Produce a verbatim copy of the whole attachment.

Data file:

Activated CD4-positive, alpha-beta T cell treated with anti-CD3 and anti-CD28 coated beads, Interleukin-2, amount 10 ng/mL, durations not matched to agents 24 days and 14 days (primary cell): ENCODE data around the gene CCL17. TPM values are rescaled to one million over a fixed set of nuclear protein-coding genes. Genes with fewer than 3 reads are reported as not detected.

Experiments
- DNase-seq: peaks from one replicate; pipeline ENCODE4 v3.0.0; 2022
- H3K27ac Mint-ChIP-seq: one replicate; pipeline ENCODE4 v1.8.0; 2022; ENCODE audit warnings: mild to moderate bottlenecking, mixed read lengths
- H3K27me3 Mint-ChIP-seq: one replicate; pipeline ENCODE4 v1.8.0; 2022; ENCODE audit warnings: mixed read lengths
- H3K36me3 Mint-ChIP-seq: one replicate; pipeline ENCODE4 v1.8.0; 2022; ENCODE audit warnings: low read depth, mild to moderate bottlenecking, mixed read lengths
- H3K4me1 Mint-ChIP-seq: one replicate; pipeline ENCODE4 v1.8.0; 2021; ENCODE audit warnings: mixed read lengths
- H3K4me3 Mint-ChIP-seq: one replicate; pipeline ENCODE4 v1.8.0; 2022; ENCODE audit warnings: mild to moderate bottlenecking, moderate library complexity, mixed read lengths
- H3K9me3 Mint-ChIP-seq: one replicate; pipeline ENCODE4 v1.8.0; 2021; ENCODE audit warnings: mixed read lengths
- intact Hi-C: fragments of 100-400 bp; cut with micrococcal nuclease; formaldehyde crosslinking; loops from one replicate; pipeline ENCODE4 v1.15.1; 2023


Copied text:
Activated CD4-positive, alpha-beta T cell treated with anti-CD3 and anti-CD28 coated beads, Interleukin-2, amount 10 ng/mL, durations not matched to agents 24 days and 14 days (primary cell): ENCODE data around the gene CCL17. TPM values are rescaled to one million over a fixed set of nuclear protein-coding genes. Genes with fewer than 3 reads are reported as not detected.

Experiments
- DNase-seq: peaks from one replicate; pipeline ENCODE4 v3.0.0; 2022
- H3K27ac Mint-ChIP-seq: one replicate; pipeline ENCODE4 v1.8.0; 2022; ENCODE audit warnings: mild to moderate bottlenecking, mixed read lengths
- H3K27me3 Mint-ChIP-seq: one replicate; pipeline ENCODE4 v1.8.0; 2022; ENCODE audit warnings: mixed read lengths
- H3K36me3 Mint-ChIP-seq: one replicate; pipeline ENCODE4 v1.8.0; 2022; ENCODE audit warnings: low read depth, mild to moderate bottlenecking, mixed read lengths
- H3K4me1 Mint-ChIP-seq: one replicate; pipeline ENCODE4 v1.8.0; 2021; ENCODE audit warnings: mixed read lengths
- H3K4me3 Mint-ChIP-seq: one replicate; pipeline ENCODE4 v1.8.0; 2022; ENCODE audit warnings: mild to moderate bottlenecking, moderate library complexity, mixed read lengths
- H3K9me3 Mint-ChIP-seq: one replicate; pipeline ENCODE4 v1.8.0; 2021; ENCODE audit warnings: mixed read lengths
- intact Hi-C: fragments of 100-400 bp; cut with micrococcal nuclease; formaldehyde crosslinking; loops from one replicate; pipeline ENCODE4 v1.15.1; 2023